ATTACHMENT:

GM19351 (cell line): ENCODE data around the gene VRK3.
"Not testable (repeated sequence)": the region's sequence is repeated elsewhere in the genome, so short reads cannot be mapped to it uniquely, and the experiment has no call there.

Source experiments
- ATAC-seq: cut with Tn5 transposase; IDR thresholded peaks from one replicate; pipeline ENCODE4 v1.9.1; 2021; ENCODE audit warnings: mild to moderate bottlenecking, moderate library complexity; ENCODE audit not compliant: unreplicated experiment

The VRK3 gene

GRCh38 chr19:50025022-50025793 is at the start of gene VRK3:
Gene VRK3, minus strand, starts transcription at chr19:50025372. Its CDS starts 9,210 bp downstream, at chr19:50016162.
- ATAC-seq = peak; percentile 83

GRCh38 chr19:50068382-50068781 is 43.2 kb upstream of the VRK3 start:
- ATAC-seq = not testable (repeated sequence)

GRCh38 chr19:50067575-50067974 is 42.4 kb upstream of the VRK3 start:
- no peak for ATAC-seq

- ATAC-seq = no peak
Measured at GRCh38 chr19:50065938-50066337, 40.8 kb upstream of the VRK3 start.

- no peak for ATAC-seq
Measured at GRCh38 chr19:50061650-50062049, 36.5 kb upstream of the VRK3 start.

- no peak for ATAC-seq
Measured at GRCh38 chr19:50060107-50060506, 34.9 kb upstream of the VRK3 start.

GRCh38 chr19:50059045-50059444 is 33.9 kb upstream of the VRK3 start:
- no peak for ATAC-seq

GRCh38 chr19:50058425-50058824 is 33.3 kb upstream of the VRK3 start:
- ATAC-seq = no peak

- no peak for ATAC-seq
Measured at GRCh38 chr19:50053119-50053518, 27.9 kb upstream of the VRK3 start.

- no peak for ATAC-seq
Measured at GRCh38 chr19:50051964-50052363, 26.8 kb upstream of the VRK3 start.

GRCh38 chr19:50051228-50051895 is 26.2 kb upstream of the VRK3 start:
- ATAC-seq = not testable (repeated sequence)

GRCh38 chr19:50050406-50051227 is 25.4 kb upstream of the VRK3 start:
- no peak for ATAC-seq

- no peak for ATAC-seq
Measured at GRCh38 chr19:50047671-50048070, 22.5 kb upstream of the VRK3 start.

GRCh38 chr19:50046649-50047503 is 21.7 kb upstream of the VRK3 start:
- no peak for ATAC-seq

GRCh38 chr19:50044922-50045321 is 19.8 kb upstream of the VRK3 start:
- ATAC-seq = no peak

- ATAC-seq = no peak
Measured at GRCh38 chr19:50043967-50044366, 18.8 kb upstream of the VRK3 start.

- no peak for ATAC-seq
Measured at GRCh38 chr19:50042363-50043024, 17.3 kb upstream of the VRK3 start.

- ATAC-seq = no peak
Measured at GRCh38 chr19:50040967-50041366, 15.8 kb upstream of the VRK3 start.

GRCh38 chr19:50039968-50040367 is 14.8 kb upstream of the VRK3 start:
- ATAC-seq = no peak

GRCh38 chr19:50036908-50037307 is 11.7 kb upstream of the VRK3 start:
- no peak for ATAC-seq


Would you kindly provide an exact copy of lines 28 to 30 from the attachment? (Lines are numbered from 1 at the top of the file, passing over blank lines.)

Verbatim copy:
- ATAC-seq = not testable (repeated sequence)

GRCh38 chr19:50050406-50051227 is 25.4 kb upstream of the VRK3 start:
- no peak for ATAC-seq